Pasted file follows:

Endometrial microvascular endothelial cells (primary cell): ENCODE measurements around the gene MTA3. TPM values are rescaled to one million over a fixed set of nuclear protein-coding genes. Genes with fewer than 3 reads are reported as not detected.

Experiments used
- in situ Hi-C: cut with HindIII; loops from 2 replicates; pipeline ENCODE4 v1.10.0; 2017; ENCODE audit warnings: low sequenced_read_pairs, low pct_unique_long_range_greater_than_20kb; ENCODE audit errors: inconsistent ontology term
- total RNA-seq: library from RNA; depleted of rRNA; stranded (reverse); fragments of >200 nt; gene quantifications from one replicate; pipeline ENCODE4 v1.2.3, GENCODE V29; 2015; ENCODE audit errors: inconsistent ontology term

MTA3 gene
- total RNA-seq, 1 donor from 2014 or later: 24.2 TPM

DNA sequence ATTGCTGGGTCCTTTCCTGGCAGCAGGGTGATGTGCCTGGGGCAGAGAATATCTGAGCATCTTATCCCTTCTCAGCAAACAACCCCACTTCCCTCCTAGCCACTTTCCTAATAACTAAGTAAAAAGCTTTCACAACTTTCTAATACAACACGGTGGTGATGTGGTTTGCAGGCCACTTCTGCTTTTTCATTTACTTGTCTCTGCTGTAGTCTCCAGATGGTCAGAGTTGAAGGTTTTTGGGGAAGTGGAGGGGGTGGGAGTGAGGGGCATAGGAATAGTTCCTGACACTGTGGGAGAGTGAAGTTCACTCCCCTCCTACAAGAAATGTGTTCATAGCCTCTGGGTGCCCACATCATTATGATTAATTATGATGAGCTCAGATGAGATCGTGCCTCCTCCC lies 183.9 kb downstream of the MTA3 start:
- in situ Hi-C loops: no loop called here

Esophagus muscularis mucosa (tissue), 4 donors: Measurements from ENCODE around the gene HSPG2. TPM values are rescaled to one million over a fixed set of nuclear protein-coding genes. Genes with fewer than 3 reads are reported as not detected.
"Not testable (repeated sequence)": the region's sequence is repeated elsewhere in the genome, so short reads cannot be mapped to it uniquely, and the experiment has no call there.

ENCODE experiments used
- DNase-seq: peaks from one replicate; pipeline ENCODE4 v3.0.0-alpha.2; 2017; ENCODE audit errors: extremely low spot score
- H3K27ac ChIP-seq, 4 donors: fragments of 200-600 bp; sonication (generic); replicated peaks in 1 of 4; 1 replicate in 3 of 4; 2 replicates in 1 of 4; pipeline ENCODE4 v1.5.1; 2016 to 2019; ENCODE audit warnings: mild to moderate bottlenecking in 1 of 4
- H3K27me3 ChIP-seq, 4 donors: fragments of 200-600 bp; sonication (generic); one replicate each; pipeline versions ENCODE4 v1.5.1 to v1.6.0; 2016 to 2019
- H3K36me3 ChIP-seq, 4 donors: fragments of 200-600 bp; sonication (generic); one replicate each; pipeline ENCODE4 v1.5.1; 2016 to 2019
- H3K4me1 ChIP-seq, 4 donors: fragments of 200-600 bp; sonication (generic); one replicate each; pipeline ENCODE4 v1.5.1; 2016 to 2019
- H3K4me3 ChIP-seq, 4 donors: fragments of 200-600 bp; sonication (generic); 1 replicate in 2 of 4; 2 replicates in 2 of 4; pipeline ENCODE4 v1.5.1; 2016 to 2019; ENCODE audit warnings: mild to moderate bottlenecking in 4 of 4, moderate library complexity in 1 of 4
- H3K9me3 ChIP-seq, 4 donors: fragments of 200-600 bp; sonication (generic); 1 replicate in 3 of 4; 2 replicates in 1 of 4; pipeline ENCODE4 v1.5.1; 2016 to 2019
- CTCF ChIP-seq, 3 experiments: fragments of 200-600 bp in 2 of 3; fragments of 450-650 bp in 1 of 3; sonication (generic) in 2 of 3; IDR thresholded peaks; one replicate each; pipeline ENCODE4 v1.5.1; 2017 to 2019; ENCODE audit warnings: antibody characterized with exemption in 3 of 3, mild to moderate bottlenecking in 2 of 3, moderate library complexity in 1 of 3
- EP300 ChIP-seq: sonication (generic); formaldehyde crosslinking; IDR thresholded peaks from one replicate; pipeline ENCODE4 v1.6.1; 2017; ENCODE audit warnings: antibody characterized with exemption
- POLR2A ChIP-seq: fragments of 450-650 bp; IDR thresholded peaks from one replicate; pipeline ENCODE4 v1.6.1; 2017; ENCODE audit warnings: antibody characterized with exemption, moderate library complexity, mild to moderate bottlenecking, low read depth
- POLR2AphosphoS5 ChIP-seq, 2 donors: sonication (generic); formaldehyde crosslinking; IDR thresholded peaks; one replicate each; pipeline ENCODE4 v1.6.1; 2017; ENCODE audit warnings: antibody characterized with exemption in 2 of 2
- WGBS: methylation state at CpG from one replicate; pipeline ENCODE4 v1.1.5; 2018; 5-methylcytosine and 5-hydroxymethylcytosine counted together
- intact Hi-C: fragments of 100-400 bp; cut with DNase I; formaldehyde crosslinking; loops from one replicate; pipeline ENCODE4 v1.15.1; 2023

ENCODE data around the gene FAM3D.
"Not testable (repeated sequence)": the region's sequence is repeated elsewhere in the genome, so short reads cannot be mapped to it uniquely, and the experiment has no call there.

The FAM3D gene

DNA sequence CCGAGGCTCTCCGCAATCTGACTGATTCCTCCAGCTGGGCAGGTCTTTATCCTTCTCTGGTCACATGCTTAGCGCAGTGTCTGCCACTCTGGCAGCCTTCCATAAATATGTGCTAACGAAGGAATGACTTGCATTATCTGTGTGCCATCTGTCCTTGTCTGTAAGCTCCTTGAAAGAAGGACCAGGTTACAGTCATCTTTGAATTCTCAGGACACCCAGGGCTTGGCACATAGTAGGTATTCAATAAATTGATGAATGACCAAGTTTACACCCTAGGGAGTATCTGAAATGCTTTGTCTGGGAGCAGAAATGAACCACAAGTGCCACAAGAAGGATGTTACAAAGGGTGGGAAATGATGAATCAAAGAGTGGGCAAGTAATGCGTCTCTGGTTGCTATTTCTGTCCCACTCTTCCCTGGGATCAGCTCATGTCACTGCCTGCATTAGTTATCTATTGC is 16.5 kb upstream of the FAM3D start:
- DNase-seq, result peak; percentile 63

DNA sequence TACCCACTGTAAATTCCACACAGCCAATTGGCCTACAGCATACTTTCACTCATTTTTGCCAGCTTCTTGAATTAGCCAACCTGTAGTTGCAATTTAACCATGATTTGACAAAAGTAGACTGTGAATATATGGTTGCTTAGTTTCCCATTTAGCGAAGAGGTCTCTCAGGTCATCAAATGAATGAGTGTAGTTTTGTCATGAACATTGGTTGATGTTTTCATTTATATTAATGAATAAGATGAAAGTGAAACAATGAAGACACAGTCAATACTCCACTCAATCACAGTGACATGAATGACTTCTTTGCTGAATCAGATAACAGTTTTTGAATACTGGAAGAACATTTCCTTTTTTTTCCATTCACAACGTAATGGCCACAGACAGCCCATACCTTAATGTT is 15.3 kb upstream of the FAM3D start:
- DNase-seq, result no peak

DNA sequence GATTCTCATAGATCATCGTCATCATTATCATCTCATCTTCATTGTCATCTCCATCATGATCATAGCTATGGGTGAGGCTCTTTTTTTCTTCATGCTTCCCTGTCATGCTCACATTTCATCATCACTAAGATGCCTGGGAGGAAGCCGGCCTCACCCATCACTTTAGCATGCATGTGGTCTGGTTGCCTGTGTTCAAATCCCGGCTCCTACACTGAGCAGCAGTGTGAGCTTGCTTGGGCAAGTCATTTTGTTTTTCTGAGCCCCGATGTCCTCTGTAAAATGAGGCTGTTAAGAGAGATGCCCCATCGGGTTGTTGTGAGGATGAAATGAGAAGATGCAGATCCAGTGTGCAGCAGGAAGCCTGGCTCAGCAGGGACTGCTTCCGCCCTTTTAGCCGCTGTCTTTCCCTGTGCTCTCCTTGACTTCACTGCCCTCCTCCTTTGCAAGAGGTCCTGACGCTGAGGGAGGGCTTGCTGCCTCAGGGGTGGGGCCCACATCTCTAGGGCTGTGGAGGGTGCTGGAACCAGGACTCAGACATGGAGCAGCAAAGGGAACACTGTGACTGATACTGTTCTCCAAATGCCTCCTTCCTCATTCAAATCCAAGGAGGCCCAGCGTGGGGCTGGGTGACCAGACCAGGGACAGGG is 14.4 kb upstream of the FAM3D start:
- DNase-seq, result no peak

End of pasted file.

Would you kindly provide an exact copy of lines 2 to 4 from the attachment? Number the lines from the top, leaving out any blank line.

Experiments used
- in situ Hi-C: cut with HindIII; loops from 2 replicates; pipeline ENCODE4 v1.10.0; 2017; ENCODE audit warnings: low sequenced_read_pairs, low pct_unique_long_range_greater_than_20kb; ENCODE audit errors: inconsistent ontology term
- total RNA-seq: library from RNA; depleted of rRNA; stranded (reverse); fragments of >200 nt; gene quantifications from one replicate; pipeline ENCODE4 v1.2.3, GENCODE V29; 2015; ENCODE audit errors: inconsistent ontology term